Will Contest Attorney in Schertz, Texas
Dealing with the legalities of will contests can be a daunting task, especially during a time when emotions are running high. I understand that you may feel overwhelmed and uncertain about what steps to take next. It's not just about grasping the legal aspects; it's also about feeling supported and respected throughout the process.
As the principal attorney at Carl J. Mangine, Attorney at Law, PLLC, I am here to provide the guidance you need during these challenging times. Based in Schertz, Texas, I serve clients across Guadalupe County, Universal City, Converse, New Braunfels, and San Antonio. My aim is to clarify the complexities of will contests and guide you through each step of the process.
Understanding Will Contests
Contesting a will is a complex process that requires an intimate understanding of the law. In general terms, a will contest arises when someone believes a will doesn't accurately reflect the true intentions of the deceased, or if there are suspicions of foul play such as fraud or undue influence.
It's important to note that contesting a will is not a common occurrence. In fact, about 99% of wills pass through probate without any issue. However, when a will is contested, it's usually done so in probate court after the maker of the will has passed away.
You might be wondering who can contest a will. Well, you must have legal standing, meaning you must be an interested party. This could mean you would've been an heir under state laws of intestate succession if there was no will, or you were a beneficiary of a previous will or the current will be submitted to probate.
Now, standing alone isn't enough. You must also have valid grounds for contesting the will. Common reasons for challenging a will include questions about the mental state of the testator, the age of the testator, possible fraud or undue influence, and the contents of the will itself. Each of these grounds has specific criteria that must be met.
For instance, the testator should be of "sound mind" when creating the will. They must understand what a will does, what they own, and who would inherit their property. If you believe the testator didn't meet these criteria, it might be grounds for contesting the will.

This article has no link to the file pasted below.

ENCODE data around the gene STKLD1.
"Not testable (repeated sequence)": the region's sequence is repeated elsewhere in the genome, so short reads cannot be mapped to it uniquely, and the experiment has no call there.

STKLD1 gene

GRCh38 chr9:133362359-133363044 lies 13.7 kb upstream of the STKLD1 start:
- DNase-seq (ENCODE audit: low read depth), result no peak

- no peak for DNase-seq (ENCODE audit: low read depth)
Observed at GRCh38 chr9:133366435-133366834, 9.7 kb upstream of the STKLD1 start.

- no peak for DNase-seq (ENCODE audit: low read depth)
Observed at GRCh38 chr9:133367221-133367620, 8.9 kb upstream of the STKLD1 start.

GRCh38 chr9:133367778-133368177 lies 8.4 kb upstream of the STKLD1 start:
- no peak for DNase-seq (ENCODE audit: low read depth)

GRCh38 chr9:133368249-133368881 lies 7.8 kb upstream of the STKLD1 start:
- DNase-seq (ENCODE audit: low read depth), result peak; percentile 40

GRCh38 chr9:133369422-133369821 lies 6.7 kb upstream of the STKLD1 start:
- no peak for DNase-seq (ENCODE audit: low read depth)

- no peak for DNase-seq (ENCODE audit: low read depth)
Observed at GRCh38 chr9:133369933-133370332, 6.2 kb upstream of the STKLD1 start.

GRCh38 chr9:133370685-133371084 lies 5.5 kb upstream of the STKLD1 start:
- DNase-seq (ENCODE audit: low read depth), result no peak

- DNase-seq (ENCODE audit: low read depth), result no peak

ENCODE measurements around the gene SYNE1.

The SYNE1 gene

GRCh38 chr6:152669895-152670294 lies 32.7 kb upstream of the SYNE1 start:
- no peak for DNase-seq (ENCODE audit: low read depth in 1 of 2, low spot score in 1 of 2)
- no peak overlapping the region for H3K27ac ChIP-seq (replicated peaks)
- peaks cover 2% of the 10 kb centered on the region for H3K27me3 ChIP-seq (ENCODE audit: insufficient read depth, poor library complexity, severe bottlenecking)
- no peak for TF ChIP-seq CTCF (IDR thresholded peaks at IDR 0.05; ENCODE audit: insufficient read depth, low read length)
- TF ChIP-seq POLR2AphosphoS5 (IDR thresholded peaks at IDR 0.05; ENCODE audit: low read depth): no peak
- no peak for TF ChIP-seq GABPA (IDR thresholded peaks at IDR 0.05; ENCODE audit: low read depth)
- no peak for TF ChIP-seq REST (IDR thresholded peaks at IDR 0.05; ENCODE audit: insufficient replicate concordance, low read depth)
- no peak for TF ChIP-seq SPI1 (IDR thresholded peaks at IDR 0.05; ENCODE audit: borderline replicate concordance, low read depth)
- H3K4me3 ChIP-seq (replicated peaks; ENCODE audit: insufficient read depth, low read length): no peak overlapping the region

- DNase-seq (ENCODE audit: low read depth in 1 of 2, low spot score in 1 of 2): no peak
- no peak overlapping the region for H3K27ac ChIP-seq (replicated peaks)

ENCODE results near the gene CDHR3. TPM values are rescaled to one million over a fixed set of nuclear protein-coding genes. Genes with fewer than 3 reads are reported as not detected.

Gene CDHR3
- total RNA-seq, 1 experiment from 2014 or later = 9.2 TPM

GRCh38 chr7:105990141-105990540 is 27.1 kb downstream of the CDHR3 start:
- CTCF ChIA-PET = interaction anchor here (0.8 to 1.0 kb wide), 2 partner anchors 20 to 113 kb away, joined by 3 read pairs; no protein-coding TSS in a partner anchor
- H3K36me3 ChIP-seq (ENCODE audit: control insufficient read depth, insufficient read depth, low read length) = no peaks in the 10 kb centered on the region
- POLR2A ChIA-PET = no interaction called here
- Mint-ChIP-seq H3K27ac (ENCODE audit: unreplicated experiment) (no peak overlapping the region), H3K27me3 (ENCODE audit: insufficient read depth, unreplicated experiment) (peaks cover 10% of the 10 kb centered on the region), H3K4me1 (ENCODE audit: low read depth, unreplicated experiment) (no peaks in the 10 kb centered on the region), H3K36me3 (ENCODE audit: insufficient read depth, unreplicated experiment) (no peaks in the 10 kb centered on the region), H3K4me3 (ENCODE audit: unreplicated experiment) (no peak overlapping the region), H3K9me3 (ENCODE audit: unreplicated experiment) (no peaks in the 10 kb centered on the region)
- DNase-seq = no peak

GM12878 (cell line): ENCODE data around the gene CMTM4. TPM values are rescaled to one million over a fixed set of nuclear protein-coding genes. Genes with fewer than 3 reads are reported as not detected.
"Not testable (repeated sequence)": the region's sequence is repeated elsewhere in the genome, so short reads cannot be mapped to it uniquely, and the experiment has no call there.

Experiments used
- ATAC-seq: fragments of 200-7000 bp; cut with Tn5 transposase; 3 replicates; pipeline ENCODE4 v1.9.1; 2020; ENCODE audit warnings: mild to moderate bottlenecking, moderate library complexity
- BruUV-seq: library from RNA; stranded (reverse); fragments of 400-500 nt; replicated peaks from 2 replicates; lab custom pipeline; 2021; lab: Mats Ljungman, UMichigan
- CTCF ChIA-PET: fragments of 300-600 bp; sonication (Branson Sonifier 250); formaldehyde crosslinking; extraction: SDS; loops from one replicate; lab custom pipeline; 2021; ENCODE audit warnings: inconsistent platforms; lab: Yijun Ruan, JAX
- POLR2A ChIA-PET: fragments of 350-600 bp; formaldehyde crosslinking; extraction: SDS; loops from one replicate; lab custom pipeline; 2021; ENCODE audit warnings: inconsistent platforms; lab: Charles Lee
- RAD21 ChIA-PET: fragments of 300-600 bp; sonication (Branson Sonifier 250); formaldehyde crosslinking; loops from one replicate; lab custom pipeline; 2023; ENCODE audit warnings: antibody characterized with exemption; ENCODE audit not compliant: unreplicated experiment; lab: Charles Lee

Finally, keep in mind that the process to challenge a will varies by state and has specific deadlines. Typically, you get a few months to challenge the will. If you don't come forward to challenge the will by the deadline, you may lose your chance.
My firm is here to help you navigate these complexities. I'll work diligently to gather the necessary evidence, build a compelling case, and guide you through each step of the process.
Grounds for Contesting a Will
In Texas, there are several valid reasons to contest a will. These include:
Undue Influence: If you believe the testator (the person who made the will) was manipulated or pressured into altering their will, this might be grounds for a contest. Proving undue influence can be challenging, but I can help gather the necessary evidence and build a compelling case.
Fraud: Fraud typically involves deceit, such as forging the testator's signature or tricking them into signing a document they don't understand. As your attorney, I will conduct a thorough investigation to uncover any potential fraudulent activities.
Lack of Testamentary Capacity: The testator must be of sound mind when creating their will. If you believe the testator lacked the capacity to understand what they were doing when they signed their will, it could form grounds for a contest. I can help gather the necessary evidence to support this claim.
Improper Execution: A will must meet certain legal requirements to be valid. If these requirements are not met, the will can be contested. As an experienced attorney, I can review the circumstances of the will's creation and execution to identify any potential problems.
Each of these grounds has specific criteria that must be met, and I can assist you in understanding these nuances.
Understanding the No-Contest Clause in Texas
A crucial aspect of will contesting that deserves attention is the no-contest clause. In Texas, like many other states, a no-contest clause can be included in a will. This clause is essentially a provision that discourages beneficiaries from challenging the will. It states that if a beneficiary contests the will and loses, they could forfeit their inheritance under the will.
In Texas, courts tend to uphold no-contest clauses unless the contestant has just cause for challenging the will and they're bringing the contest in good faith. This means if you have legitimate concerns about the validity of the will, such as suspicions of fraud or undue influence, you may still be able to contest the will without risking your inheritance.
However, it's important to tread carefully. Contesting a will is a significant decision and should not be taken lightly.
Will Contest Attorney Serving Schertz, Texas
At Carl J. Mangine, Attorney at Law, PLLC, my objective is to make the process of contesting a will as clear and stress-free as possible. Based in Schertz, Texas, I'm here to guide you through each step, providing the legal guidance and personal attention you deserve.